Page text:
Beverly Hills Composer Doesn't Make Music the Old-Fashioned Way
Christina V. Godbey, Los Angeles Times
May 30, 1993
Michael Robinson is a composer of the modern age. Unlike composers of yesteryear, the Beverly Hills resident uses high-tech equipment to create his music.
Since 1985, he has written compositions exclusively for the computer, and it has produced some rather unusual sounds.
Robinson composes music with traditional notations on paper before it is translated and encoded into the computer. From there the sound module (a synthesizer without a keyboard) generates synthesized sounds through two speakers. It can simultaneously produce 32 voices, or lines, in eight timbres.
"The computer is the vehicle for which the music travels through," the New York native said. "It brings out parts of our experiences better than traditional music because it's a limitless media."
Robinson discovered an interest in music as a high school student playing the saxophone. He earned a bachelor's degree in music at the State University of New York at Potsdam and took classes from musical greats such as Leonard Bernstein at The Tanglewood Music Center in western Massachusetts.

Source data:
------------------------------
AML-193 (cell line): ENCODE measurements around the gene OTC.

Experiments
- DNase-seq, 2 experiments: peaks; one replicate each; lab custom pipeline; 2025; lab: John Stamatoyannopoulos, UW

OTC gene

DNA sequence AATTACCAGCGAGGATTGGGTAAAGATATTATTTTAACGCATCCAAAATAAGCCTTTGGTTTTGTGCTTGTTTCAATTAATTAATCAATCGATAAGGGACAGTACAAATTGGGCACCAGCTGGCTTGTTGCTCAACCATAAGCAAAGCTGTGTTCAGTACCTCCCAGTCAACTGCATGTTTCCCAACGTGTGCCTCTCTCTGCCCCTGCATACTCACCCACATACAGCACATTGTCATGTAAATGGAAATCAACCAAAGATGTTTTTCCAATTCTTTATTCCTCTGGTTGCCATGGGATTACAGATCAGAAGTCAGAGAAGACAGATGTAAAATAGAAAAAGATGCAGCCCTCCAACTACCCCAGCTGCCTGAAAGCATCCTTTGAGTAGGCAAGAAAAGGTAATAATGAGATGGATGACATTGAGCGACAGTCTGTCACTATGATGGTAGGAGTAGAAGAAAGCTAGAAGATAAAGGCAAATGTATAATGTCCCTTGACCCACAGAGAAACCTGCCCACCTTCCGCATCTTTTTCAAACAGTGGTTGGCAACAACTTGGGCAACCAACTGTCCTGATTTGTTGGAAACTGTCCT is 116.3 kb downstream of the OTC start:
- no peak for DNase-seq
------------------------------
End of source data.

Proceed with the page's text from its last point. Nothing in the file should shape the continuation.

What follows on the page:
For several years he wrote string quartets and other musical compositions, yet he felt something was missing from his music and sought to make a change. "I wasn't achieving the results that I wanted with composition or saxophone improvisation", he said. "It was also very difficult to have my compositions performed properly, and as a performer you can only play one instrument at a time. I gradually began experimenting with a computer/synthesizer."
At 8 p.m. Thursday, Robinson will perform a concert at Saint Augustine-By-The-Sea Church in Santa Monica. The performance will feature recent compositions, including the world premiere of the three-movement pieceFirst Instrument.
- Christina V. Godbey
Michael Robinson feature in Los Angeles Times (screenshot 1 of 2)
Michael Robinson feature in Los Angeles Times (screenshot 2 of 2)